So, if we believe that fandom will help us build community, how do we make that happen for our products? Most products aren't sexy or entertaining or funny, although advertising certainly tries to make us think they are, or that we will be if we buy them.
But that doesn't fly in social media, right? We cut through the bullshit or at least we like to think we do.
How do we find and feed our fans? That's the key to community.
And the topic for another day.
We will probably touch on some of these themes in the Social Media and the Writers Strike panels at BlogWorld Expo on Saturday. If you are in Vegas, hope to see you at one of them.
Not dead yet
Just really busy bringing a new client site up and getting ready for BlogWorld Expo, including stepping in as a moderator on a panel due to a friend's unavoidable last minute conflict.
But, I have been working on a post about community and fandom, which hopefully will be up before I leave on Friday.
Also, heads up, we are very close to moving this blog over to WordPress. I'll be keeping the Typepad site up so I don't break other folks' links, but at some point in the very near future, the blog will move. Hope you come along for the ride.
It may just be a wild one, Mr. Toad.
(image from Wikipedia)
Mathom Room: Compensation Architect, Media Bullseye, Intuit and relaunch of PBS Parents
The mathom room is that place where I put all the interesting stuff that I want to tell you about but just don't have time to devote a whole post. Here's this month's collection.
Compensation Architect is a new blog that I developed for Santorini Consulting, an enterprise software implementation firm. The blog is a guide to designing, managing and implementing compensation systems; its principal author David Kelly is a recognized expert in the field. If you are, or someone you know is, involved in setting or managing sales compensation systems and policies, I urge you to check it out. Design by Leslie Doherty of Catapult Web Development.
I keep forgetting to mention that I was a guest on the Media Bullseye Roundtable podcast on August 1st. Sarah Wurrey, Jen Zingsheim and I talked about BlogHer, whether the web is impacting reading standards and the impact of Randy Pausch's life and death on the interwebs.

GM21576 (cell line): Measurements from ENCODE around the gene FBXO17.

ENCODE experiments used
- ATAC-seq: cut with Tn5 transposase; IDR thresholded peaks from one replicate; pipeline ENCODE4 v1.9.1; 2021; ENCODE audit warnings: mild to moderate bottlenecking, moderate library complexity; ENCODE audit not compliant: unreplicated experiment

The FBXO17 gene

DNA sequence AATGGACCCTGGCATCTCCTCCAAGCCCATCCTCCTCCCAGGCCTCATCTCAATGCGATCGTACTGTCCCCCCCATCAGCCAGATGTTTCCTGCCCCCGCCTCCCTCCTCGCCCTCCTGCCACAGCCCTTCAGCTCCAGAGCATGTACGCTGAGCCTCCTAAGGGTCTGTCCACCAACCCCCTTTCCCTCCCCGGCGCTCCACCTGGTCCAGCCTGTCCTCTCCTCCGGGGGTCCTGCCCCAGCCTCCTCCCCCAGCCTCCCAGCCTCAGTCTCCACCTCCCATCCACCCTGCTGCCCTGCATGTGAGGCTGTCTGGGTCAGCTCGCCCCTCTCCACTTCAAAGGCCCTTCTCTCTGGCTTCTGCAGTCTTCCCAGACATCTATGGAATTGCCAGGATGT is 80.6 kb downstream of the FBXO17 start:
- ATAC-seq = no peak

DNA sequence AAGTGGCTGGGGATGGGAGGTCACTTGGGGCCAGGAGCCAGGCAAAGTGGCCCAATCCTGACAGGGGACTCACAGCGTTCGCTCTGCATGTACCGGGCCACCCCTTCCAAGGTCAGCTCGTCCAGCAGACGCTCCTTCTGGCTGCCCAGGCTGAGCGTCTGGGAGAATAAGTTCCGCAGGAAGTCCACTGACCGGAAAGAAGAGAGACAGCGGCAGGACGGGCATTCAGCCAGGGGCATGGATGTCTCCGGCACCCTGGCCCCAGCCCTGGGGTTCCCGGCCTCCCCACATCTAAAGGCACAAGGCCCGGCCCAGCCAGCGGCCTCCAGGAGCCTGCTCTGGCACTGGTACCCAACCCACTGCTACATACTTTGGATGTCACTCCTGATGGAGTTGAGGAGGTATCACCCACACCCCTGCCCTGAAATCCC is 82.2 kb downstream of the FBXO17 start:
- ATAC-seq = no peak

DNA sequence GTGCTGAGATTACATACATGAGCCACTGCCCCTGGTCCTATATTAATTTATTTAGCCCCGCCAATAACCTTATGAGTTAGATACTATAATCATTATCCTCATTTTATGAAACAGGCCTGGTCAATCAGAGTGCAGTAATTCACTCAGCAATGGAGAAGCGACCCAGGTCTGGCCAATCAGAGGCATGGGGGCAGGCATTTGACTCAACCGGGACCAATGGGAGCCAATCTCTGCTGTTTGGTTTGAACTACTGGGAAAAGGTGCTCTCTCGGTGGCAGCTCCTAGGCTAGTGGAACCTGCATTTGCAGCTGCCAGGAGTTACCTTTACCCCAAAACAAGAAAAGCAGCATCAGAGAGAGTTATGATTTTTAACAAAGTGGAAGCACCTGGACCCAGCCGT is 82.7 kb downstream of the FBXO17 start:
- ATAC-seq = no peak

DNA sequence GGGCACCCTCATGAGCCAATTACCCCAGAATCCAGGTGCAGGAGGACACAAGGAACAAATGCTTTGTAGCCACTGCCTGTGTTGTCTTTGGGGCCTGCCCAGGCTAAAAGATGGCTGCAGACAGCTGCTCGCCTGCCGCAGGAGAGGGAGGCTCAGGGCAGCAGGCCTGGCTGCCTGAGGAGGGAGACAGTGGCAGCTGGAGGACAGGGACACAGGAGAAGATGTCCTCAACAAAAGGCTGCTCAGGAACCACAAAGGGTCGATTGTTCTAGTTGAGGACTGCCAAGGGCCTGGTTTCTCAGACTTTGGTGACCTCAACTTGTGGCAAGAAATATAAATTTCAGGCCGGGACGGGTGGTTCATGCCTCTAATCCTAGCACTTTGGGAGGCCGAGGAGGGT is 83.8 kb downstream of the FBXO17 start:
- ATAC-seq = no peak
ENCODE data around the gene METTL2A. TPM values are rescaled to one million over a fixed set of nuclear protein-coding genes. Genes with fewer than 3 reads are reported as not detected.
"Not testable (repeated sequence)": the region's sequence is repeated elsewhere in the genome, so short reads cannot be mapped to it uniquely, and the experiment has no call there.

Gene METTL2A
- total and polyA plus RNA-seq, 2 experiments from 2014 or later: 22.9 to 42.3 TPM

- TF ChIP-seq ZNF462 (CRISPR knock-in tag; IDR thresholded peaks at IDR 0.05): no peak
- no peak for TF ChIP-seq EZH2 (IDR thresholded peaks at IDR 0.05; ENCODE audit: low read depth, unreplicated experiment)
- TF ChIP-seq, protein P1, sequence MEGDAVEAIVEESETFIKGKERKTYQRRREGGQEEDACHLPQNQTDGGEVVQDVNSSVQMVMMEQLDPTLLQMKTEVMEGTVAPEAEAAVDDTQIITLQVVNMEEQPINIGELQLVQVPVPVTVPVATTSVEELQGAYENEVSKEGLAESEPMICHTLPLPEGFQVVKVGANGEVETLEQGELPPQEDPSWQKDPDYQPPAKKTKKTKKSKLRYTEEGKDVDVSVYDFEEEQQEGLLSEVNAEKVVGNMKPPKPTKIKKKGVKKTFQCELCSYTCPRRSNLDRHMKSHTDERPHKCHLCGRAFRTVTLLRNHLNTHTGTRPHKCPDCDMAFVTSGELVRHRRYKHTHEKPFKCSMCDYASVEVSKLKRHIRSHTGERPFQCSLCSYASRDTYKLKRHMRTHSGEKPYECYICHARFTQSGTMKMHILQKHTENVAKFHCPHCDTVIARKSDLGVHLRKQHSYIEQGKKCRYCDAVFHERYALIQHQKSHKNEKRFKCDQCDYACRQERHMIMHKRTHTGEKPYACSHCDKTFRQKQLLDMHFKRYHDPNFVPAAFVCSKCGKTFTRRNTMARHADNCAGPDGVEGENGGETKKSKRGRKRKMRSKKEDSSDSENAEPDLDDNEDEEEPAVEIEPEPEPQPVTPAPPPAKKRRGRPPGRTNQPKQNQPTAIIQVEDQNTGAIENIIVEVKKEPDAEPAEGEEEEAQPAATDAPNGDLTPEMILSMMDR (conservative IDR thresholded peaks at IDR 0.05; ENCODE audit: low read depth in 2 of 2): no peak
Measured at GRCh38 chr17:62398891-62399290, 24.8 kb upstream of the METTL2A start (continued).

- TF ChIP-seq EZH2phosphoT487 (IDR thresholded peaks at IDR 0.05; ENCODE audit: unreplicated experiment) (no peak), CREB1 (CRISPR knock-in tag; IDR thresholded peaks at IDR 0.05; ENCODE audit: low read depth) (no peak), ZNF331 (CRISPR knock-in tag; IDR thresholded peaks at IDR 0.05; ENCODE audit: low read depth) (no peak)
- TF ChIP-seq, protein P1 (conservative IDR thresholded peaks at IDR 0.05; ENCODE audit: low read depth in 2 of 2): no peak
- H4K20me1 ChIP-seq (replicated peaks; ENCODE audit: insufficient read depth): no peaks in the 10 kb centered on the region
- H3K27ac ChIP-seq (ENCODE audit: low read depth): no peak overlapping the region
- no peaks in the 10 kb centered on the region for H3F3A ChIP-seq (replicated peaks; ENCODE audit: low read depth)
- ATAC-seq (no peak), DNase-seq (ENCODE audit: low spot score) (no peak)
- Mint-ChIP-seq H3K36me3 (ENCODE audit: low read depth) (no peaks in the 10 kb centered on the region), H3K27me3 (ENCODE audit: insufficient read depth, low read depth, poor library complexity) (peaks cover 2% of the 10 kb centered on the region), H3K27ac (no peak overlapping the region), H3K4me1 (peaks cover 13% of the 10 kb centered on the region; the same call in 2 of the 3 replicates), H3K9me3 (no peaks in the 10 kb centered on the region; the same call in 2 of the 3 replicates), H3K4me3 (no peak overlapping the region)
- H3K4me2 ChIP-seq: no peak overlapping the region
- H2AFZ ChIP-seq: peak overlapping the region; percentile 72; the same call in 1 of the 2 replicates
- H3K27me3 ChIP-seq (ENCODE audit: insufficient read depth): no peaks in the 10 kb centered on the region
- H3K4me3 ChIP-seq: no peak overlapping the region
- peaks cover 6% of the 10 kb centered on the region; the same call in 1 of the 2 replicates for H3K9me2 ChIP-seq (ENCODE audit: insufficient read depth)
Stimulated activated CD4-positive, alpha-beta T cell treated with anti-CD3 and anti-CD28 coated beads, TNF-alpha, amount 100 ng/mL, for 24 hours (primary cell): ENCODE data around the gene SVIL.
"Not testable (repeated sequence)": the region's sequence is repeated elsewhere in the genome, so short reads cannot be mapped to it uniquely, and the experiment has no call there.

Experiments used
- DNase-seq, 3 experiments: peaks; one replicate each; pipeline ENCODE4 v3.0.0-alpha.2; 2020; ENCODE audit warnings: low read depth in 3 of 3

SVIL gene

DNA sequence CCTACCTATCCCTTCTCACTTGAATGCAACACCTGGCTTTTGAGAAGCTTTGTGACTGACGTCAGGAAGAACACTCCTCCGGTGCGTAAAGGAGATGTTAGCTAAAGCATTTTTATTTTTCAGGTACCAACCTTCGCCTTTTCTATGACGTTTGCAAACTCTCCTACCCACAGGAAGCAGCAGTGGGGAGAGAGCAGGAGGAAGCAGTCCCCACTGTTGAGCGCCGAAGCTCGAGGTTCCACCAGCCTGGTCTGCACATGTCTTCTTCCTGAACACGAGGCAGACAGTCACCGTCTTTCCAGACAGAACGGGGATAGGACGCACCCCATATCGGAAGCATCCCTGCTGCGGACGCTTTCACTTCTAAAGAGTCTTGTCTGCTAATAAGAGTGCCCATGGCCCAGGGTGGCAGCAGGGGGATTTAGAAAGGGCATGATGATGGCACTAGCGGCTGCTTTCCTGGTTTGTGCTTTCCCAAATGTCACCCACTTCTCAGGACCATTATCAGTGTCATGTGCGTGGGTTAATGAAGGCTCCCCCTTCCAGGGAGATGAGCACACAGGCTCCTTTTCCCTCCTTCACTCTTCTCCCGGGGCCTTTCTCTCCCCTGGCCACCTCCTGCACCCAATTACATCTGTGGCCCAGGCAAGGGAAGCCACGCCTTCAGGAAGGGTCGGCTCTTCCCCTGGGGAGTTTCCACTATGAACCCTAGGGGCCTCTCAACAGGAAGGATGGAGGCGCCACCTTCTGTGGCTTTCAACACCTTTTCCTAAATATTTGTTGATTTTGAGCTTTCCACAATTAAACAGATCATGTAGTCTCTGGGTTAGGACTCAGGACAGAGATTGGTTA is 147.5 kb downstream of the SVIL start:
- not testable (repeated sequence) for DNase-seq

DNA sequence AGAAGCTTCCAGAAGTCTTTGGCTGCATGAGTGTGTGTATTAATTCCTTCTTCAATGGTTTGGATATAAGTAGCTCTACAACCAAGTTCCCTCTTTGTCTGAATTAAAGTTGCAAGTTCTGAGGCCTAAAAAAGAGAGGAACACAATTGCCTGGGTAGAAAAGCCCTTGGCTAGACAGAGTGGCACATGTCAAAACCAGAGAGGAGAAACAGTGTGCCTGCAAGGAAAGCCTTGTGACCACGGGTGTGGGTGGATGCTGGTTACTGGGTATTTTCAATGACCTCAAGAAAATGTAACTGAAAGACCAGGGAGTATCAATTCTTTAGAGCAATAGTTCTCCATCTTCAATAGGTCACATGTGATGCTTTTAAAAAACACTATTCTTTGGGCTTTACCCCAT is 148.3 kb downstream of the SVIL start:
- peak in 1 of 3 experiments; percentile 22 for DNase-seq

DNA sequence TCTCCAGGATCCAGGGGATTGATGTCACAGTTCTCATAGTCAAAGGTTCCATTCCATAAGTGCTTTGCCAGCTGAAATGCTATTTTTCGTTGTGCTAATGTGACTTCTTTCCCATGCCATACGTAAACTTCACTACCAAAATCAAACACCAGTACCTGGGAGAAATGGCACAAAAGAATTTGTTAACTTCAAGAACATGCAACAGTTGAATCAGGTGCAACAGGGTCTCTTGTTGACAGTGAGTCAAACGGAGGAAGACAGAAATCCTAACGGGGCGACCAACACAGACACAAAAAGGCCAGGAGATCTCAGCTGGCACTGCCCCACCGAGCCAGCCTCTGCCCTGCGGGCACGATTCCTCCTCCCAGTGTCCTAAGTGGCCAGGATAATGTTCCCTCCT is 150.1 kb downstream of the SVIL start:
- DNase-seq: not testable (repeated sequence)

I'm going to have more to say on the JingleGenerator from Intuit as a blogger relations campaign, but for now, just enjoy messing around and creating jingles using this tool. I'm not sure anyone would actually use one of these jingles in a promo campaign but it's kinda fun to create one. And I absolutely love this footnote from the press release:
1Tommy Silk is a totally fictitious character, created solely for the promotion of theJingleGenerator.com because we didn’t have the budget to hire someone famous or use their name without getting our pants sued off. Any resemblance to real music moguls, living or dead, is purely coincidental. So there.
Silk? He's sort of a cross between Austin Powers, Tommy Mottola and Tommy Lee.With maybe a dash of Van Halen. And funny, though not nearly as funny as the footnote. Enjoy.
PBS has relaunched pbsparents with the Supersisters blog written by sisters Jen Lemen, Kristen Hammond and Patience Salgado. I love the idea of hearing from siblings on a subject. One of the most compelling blogs I've ever "read" was 3191 a photo blog by two sisters who lived on opposite coasts, took a photo every morning and then posted the results. I think Supersisters has the potential to be just as compelling. Check it out.
That's it for the mathom room. I'll be back later in the week with more blogger relations, good and bad.
BlogWorld Expo and the entertainment industry
If you're interested in the shift currently happening in the entertainment industry from the traditional studio driven model, in which a few media moguls control the purse strings and our screens, to a user-generated creativity-driven online model -- for example, Joss Whedon's recent direct-to-Internet project Dr. Horrible's Sing-along Blog -- I'm moderating two panels at BlogWorld Expo next month in Las Vegas that you might find interesting.
They'll certainly be entertaining. Read on, check out the panelists and you will see why.
The point of departure for both panels is the Writers Strike, and how the writers used social media like blogs and YouTube to get their message across. I came up with the idea for the panels shortly after the strike ended last spring. I was struck by how effectively the writers used social media to communicate with the media, fans and indeed with each other to keep themselves motivated during the long months on the picket line. I pitched the idea to BlogWorld Expo, they said yes, and the gods must have been smiling on me, because I was able to recruit some truly awesome panelists.
Here's the scoop on the panels. I hope to see you there.